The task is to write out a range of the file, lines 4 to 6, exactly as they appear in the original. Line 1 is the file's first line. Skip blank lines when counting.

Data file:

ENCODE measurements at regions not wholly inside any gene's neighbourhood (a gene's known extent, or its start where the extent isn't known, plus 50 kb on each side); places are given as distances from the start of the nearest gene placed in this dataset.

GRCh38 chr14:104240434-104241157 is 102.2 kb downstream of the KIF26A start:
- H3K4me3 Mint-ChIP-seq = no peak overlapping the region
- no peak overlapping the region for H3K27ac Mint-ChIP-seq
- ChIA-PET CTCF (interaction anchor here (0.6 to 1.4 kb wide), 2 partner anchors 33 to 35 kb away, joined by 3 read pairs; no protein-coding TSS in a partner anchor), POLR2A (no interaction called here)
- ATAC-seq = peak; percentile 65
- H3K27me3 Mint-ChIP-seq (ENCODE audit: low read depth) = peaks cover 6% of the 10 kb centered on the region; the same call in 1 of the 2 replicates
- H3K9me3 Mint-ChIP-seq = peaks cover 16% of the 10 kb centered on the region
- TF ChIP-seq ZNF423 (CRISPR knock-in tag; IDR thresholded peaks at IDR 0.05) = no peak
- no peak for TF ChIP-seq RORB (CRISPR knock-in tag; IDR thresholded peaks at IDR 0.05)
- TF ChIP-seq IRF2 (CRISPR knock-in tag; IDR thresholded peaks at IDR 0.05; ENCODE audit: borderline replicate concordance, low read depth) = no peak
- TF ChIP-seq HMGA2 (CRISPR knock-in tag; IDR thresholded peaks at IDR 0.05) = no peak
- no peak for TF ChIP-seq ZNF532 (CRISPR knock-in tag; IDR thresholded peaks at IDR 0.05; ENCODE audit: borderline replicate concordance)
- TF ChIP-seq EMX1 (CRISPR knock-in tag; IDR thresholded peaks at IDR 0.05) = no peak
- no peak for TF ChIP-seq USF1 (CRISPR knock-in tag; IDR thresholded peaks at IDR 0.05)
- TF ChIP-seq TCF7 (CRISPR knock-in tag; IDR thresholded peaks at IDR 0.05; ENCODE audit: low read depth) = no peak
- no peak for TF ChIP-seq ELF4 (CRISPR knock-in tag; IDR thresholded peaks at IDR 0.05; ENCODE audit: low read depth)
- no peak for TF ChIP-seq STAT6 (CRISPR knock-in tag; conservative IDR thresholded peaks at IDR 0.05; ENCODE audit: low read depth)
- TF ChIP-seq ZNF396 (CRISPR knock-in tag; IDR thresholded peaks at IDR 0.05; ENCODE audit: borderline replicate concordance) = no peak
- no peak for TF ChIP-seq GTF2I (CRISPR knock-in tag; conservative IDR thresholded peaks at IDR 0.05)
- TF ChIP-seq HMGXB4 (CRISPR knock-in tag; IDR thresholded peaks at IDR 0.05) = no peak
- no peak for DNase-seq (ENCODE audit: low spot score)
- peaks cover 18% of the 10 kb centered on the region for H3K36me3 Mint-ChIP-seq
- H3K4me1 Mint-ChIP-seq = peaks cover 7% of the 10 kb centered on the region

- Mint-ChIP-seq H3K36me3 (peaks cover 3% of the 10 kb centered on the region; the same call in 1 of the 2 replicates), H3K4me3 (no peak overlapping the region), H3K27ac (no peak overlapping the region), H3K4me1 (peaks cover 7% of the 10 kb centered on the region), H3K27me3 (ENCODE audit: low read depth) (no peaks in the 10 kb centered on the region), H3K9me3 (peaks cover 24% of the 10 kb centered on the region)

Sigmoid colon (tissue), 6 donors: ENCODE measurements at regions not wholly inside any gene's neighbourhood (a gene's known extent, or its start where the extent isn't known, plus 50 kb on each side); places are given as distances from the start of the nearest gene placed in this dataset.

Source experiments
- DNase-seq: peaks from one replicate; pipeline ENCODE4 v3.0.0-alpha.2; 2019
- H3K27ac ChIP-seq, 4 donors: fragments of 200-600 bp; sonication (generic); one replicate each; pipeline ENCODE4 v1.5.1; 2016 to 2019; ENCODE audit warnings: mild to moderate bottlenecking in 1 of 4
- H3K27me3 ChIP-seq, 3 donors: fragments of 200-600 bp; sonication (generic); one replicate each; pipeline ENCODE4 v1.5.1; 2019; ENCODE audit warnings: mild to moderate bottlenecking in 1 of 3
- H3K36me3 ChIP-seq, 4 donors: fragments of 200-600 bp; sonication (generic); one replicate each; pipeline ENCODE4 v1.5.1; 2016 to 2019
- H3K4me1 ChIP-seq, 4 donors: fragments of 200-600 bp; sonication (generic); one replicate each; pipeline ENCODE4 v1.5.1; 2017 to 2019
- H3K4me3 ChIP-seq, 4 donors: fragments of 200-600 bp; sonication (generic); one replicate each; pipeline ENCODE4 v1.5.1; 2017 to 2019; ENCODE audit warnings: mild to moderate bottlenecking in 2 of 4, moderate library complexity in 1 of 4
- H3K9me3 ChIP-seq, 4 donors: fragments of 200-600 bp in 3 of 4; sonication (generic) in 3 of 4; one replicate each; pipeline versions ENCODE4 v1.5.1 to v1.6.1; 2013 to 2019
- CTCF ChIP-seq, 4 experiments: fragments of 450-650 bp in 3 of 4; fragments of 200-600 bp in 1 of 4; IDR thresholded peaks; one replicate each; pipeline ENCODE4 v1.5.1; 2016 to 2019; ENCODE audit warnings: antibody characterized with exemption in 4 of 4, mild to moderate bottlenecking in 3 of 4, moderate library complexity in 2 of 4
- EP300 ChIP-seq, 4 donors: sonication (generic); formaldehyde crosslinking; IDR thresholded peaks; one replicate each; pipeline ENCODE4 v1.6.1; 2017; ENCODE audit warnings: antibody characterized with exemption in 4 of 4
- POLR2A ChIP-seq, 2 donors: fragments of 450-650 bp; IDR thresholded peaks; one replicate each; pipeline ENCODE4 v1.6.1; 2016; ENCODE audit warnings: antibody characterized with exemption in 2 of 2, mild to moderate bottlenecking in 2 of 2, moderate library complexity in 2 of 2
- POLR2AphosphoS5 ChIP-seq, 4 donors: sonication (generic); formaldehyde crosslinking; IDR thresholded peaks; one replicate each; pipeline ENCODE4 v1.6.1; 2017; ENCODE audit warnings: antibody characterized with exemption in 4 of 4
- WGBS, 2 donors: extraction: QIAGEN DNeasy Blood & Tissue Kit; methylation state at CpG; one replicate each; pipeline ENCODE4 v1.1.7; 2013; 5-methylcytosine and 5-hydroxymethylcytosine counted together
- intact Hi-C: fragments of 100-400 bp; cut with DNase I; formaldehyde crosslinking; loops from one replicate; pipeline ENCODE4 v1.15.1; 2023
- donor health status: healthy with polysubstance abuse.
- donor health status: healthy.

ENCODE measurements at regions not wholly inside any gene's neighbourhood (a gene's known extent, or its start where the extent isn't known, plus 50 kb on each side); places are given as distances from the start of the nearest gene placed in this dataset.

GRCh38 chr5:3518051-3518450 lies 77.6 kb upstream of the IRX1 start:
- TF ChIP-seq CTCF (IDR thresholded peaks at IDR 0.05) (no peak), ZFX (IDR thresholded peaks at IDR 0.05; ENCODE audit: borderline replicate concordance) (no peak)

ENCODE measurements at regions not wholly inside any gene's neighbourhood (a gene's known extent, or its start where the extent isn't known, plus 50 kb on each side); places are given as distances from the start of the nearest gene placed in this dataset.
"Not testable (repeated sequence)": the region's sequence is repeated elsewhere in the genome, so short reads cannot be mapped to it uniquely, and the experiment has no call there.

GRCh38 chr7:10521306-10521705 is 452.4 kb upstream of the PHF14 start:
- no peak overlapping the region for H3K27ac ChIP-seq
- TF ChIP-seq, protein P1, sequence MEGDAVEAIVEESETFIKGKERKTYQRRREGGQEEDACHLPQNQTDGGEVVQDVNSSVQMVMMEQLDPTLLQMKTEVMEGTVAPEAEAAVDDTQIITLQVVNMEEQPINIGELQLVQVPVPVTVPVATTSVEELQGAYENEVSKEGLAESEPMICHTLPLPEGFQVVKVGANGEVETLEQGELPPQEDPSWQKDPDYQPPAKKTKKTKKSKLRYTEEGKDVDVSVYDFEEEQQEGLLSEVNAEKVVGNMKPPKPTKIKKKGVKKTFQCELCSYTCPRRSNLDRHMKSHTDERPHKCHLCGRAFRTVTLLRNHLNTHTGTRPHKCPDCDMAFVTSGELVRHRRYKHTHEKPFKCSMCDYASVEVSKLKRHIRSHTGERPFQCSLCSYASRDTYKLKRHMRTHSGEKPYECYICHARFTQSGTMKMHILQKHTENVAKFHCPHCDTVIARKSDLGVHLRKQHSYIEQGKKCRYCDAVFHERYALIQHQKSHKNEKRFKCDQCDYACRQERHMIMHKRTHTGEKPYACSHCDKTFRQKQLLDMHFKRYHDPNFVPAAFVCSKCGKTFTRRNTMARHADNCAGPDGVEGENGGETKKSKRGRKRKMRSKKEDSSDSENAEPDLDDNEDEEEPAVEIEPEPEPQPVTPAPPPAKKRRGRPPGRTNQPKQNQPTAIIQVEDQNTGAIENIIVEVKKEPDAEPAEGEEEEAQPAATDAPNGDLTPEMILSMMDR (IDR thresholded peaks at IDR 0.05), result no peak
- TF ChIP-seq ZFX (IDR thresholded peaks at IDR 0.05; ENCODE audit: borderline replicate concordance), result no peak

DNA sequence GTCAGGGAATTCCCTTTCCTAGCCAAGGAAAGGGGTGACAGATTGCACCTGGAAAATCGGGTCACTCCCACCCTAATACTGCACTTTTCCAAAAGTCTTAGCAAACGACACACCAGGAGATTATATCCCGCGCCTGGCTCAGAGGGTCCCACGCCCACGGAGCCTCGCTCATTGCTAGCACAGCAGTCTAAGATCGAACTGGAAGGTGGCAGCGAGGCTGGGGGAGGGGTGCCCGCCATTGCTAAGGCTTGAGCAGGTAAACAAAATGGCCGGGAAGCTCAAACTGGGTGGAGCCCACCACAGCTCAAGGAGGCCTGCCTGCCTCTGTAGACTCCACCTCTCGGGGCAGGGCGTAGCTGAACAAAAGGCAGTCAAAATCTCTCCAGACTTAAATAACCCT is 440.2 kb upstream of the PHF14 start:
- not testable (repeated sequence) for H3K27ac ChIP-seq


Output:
- no peak overlapping the region for H3K27ac Mint-ChIP-seq
- ChIA-PET CTCF (interaction anchor here (0.6 to 1.4 kb wide), 2 partner anchors 33 to 35 kb away, joined by 3 read pairs; no protein-coding TSS in a partner anchor), POLR2A (no interaction called here)
- ATAC-seq = peak; percentile 65